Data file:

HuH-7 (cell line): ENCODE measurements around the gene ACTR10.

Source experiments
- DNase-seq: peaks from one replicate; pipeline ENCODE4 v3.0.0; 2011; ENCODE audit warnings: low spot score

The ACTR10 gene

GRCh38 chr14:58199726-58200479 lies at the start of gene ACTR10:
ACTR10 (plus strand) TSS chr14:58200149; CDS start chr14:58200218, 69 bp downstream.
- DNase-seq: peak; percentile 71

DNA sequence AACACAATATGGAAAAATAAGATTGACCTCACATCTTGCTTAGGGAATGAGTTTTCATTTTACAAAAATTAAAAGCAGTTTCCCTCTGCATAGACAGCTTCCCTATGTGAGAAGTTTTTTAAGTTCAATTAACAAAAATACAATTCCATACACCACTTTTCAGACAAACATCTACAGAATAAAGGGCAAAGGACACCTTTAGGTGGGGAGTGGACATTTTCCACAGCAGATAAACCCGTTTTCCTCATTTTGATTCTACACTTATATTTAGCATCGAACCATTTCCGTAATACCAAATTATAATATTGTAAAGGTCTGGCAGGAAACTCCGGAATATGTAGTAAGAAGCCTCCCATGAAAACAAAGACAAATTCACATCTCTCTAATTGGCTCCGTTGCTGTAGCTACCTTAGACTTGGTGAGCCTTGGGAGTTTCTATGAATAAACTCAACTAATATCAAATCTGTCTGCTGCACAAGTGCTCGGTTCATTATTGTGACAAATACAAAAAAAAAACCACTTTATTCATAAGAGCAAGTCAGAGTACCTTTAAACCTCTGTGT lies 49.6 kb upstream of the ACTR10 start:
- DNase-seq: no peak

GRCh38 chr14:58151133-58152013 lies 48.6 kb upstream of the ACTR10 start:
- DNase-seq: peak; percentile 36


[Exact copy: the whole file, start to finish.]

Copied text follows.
HuH-7 (cell line): ENCODE measurements around the gene ACTR10.

Source experiments
- DNase-seq: peaks from one replicate; pipeline ENCODE4 v3.0.0; 2011; ENCODE audit warnings: low spot score

The ACTR10 gene

GRCh38 chr14:58199726-58200479 lies at the start of gene ACTR10:
ACTR10 (plus strand) TSS chr14:58200149; CDS start chr14:58200218, 69 bp downstream.
- DNase-seq: peak; percentile 71

DNA sequence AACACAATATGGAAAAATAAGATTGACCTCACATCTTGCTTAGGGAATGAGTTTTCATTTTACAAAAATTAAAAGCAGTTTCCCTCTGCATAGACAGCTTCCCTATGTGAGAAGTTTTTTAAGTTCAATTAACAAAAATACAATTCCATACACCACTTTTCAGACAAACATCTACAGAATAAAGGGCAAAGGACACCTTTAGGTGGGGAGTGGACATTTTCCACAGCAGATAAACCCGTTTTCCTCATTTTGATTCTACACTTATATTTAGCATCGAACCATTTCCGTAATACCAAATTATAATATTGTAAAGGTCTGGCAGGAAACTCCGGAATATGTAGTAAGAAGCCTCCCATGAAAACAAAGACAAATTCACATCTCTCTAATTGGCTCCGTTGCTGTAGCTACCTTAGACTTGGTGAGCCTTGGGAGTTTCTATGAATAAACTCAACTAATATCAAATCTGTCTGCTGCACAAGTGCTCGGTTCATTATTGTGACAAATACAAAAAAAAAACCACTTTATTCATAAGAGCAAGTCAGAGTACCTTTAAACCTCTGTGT lies 49.6 kb upstream of the ACTR10 start:
- DNase-seq: no peak

GRCh38 chr14:58151133-58152013 lies 48.6 kb upstream of the ACTR10 start:
- DNase-seq: peak; percentile 36